ROME (JTA) — When Italy’s first national Jewish newspaper launches this month, Italy will get what few Jewish communities around the world offer: a Jewish newspaper geared toward non-Jews.
Sponsored by the Union of Italian Jewish Communities, or UCEI, the umbrella organization that links Italy’s 21 established Jewish communities, the newspaper and an online Jewish information portal launched last year are part of a multi-dimensional media offensive aimed at bolstering the Jewish voice in Italy and creating a constructive dialogue between Jews and non-Jewish Italians.
“Italian Jews are very representative of Italian society in general,” said journalist Guido Vitale, who directs the newspaper, Pagine Ebraiche (Jewish Pages), and the Web site, Moked.it. “I want to construct a piazza, an agora, where they can interact with each other and with Italian society.”
The impetus behind them is the UCEI’s desire to confront a seeming paradox: Italians are fascinated by things Jewish even though the country’s 30,000 Jews comprise a tiny fraction of the population of 60 million.
“There is a huge interest in Jews and Jewish culture here,” said Emanuele Ascarelli, who directs “Sorgente di Vita” (“Source of Life”), a biweekly Jewish television program co-produced by UCEI and state-run RAI television that draws 200,000 to 400,000 viewers. Ascarelli estimates that 90 to 95 percent of them are not Jewish.
Ascarelli says the new media initiatives reaching out to the non-Jewish world reflects a new self-confidence among Italian Jews.
“The Jews in Italy have changed a lot in recent years,” he said. “There’s no longer the sense of being in a symbolic ghetto. There is a greater openness to making ourselves known. The desire of non-Jews to know the Jewish reality thus meets with the desire of Jews to be known. This is a dynamic process.”
Numerous Jewish-themed cultural events, including festivals, food tastings, book launches and concerts, take place throughout the year throughout the country. In September, on the annual European Day of Jewish Culture, nearly 60,000 Italians — most of them non-Jews — flocked to Jewish-themed lectures, exhibits and other events held in nearly 50 towns and cities up and down the peninsula.
Scores of articles on Jewish-related topics appear in the mainstream media each week. In a one year, Vitale said, the press review on Moked included more than 100,000 articles, most of them in the Italian press. Many, of course, are on Israel and the Middle East. But even elections to the Jewish community organization are apt to make headlines.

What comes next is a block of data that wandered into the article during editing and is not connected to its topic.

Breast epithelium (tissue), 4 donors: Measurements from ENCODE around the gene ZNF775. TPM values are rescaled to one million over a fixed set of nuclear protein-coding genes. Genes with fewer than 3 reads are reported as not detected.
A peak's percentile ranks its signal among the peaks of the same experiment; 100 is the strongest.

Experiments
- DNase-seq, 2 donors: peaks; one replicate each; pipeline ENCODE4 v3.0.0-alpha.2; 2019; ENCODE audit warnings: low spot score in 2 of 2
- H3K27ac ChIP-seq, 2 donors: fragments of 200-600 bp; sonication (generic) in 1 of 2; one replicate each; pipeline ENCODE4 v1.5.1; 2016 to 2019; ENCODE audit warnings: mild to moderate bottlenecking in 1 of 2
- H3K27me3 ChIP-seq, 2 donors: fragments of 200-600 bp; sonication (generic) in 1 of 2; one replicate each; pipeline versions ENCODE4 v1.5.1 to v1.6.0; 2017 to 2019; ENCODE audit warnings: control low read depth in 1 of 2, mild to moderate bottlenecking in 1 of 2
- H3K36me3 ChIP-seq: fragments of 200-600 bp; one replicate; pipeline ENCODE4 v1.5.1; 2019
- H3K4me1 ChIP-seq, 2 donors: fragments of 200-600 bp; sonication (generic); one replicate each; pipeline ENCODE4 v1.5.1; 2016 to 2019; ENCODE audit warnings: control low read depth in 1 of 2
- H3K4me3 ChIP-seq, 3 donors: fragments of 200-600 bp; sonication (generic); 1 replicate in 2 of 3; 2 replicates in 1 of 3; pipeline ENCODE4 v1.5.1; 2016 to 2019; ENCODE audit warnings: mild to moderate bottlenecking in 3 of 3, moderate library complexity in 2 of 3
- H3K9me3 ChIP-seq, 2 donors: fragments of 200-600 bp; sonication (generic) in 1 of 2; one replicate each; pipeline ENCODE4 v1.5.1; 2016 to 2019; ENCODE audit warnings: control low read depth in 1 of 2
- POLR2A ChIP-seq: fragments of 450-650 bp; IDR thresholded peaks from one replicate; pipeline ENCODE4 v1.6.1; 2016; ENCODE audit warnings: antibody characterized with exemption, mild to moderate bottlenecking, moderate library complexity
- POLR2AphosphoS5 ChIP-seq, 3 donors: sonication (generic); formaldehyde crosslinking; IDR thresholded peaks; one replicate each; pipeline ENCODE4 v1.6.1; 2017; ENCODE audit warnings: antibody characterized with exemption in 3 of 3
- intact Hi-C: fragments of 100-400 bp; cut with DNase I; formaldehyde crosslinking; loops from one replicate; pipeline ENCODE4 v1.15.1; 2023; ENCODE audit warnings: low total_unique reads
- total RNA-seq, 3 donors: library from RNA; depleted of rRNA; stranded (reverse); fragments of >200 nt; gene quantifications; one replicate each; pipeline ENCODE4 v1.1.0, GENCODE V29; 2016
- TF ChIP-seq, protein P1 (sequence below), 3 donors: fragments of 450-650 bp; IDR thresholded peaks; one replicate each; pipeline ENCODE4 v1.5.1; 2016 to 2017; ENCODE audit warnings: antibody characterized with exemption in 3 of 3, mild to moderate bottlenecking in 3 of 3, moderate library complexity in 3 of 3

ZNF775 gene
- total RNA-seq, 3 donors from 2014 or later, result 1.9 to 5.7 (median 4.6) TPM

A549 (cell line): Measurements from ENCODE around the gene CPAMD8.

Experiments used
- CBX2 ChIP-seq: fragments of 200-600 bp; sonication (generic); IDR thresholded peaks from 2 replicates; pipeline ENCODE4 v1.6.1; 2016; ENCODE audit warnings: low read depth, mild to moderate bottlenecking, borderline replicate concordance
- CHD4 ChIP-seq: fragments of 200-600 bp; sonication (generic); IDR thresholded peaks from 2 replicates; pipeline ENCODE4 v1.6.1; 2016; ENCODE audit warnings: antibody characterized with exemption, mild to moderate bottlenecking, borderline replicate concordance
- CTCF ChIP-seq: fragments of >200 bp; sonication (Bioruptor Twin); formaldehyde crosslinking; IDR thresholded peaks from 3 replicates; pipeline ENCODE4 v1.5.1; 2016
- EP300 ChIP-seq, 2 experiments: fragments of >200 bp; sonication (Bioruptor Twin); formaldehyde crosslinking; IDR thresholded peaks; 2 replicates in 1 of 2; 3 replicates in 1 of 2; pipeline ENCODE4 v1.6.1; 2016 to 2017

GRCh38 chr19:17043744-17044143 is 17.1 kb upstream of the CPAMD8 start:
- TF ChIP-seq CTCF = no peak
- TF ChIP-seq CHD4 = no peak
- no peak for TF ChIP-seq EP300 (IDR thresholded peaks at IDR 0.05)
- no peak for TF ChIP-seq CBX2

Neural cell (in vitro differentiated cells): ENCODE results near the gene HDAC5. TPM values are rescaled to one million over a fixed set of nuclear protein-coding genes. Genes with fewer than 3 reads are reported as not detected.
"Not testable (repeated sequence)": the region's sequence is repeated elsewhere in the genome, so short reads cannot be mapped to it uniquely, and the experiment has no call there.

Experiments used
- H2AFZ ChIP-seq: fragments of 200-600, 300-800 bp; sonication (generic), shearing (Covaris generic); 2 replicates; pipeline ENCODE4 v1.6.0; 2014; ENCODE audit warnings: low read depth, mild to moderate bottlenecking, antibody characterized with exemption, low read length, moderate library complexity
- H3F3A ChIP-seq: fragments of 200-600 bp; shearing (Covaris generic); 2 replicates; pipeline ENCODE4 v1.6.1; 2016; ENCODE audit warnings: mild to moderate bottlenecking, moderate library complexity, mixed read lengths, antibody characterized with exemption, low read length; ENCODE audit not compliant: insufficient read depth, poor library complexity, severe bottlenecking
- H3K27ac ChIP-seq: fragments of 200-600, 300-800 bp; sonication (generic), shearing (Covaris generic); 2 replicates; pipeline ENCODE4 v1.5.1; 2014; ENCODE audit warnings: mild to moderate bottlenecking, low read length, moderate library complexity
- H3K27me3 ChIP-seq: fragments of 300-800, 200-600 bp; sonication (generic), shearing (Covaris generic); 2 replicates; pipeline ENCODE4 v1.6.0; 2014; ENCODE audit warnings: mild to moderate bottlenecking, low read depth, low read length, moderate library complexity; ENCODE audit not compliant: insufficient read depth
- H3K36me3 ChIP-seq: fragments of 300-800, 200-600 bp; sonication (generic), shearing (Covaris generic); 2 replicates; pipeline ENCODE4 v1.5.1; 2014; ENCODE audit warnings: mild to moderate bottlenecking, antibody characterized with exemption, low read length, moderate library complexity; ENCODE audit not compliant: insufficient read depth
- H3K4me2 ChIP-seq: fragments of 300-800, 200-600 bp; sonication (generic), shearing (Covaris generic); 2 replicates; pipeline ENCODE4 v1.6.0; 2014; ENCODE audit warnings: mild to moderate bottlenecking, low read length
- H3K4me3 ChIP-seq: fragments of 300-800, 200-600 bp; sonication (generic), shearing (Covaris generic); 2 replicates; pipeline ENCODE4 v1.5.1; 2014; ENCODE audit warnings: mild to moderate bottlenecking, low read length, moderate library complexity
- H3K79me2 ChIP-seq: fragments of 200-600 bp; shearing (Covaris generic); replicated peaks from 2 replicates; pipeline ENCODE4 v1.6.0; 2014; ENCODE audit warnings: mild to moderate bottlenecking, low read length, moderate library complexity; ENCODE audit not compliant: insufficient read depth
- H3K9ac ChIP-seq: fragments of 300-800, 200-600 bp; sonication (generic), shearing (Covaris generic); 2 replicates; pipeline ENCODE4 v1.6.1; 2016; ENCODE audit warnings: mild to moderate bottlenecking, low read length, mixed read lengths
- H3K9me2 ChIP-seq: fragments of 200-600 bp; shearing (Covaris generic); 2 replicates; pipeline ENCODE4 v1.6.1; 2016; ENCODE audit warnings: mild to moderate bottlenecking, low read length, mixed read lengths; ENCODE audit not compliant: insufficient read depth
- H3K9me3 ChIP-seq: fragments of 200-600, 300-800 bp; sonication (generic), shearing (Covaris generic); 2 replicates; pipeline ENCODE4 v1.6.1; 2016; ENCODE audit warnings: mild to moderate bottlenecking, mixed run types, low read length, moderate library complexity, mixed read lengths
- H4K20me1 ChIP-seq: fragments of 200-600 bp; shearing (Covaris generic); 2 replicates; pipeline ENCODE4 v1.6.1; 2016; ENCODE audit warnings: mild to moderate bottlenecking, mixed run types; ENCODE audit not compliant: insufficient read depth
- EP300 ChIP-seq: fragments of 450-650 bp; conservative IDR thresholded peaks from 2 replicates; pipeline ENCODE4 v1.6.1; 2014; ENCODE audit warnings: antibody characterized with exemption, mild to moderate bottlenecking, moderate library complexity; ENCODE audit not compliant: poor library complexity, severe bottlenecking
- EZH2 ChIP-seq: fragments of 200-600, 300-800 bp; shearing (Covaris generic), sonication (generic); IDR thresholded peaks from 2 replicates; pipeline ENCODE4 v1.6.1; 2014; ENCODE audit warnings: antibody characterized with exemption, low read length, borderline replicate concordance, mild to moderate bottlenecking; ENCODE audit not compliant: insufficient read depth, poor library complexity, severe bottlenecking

At the same time, ignorance about Jewish beliefs, traditions and values — not to mention Israel — is widespread in Italy.
“There is an incredible over-exposure, but the capacity for understanding is generally low,” Vitale said. “In the Italian mainstream media, Jews are usually the objects of news, of something happening. In Pagine Ebraiche, Jews will make their own voices heard.”
To be published monthly and with an initial press run of 30,000, Pagine Ebraiche will be sold at selected newsstands in major Italian cities. Its contents will include news reports, essays, commentaries, historical articles, cultural pieces and other material, all written to be accessible to the general public.
“Its role will be to speak to the external world, not the internal Jewish world,” Vitale said. “We want to open a dialogue with the external world.”
With non-Jewish Italians its target audience, Pagine Ebraiche will not replace the Jewish print media in Italy, which include glossy monthlies in Rome and Milan with small press runs that are directed at Jewish readers.
The reasons for the prominence of Jews and Jewish culture in Italy are rooted in the long, complex history of Jews in Italy, as well as the symbolism attached to Jews as survivors who have maintained their identity despite waves of violent discrimination.
Jews have lived in Italy since ancient Roman times; the Rome Jewish community is the oldest continuous Jewish community in the Diaspora.
Over the centuries, popes persecuted Jews in parts of Italy. In the mid-19th century, Jews took an active part in the Italian Risorgimento, or liberation process. They won civil rights and became highly acculturated into Italian society.
But fascist dictator Benito Mussolini, allied with Nazi Germany, imposed harsh anti-Jewish laws, and about one-fifth of Italian Jews perished in the Holocaust. After World War II, Italy’s surviving Jews were bolstered by immigrants from many countries, including thousands who came from Libya fleeing anti-Semitic violence in 1967.
More recently, Palestinian terrorists attacked Rome’s main synagogue in 1982, and in 1986 Pope John Paul II made a historic visit there. He embraced Rome’s chief rabbi in a gesture that symbolized a new era in Catholic-Jewish relations.
“Everything that Jews do has a symbolism,” Ascarelli said. “What Jews say counts on issues such as immigration, minority rights, the Shoah, the culture of memory.”
UCEI President Renzo Gattega elaborated on this attitude in a report presented last year to the organization’s leaders in which he laid out the reasons for broadening the Jewish media to reach beyond the community.
“A minority like ours cannot only have the goal of recounting itself and its history, or only reacting to the initiatives and actions of others, be they positive or negative,” he said. “Rather it must act concretely to bear witness of its values, its identity, its vitality.”